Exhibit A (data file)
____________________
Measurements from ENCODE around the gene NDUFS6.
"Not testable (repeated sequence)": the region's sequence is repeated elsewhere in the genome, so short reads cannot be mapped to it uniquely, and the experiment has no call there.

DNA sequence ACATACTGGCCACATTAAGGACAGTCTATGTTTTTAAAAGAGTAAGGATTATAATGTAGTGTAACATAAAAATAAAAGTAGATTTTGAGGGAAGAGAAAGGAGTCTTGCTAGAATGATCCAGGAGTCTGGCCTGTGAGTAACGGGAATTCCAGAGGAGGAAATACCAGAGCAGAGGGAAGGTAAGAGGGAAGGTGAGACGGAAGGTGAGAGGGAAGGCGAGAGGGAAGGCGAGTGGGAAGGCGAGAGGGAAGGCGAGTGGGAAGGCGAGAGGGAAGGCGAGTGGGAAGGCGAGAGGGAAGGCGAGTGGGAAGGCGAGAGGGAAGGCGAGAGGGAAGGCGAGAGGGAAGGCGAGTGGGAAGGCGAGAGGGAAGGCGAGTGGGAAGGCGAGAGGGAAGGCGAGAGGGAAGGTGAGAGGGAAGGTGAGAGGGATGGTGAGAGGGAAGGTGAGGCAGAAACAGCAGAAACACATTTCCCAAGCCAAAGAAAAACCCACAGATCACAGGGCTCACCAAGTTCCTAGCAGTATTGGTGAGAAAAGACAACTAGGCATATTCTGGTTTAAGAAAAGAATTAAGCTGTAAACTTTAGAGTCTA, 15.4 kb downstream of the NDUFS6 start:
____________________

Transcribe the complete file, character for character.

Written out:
Measurements from ENCODE around the gene NDUFS6.
"Not testable (repeated sequence)": the region's sequence is repeated elsewhere in the genome, so short reads cannot be mapped to it uniquely, and the experiment has no call there.

DNA sequence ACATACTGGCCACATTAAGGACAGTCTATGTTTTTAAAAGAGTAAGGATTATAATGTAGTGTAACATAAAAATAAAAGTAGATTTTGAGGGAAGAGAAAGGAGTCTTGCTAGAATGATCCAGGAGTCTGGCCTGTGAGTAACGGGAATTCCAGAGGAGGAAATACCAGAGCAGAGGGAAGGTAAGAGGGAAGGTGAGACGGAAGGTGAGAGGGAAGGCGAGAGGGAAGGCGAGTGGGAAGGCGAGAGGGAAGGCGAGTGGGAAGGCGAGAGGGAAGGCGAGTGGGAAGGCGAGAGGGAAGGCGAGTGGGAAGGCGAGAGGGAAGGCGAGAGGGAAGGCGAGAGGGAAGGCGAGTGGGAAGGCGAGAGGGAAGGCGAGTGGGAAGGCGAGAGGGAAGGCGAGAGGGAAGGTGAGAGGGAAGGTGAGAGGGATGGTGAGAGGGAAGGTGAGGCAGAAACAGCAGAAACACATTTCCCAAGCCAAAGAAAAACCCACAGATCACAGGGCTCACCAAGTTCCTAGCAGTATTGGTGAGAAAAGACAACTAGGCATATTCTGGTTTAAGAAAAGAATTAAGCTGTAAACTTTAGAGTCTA, 15.4 kb downstream of the NDUFS6 start: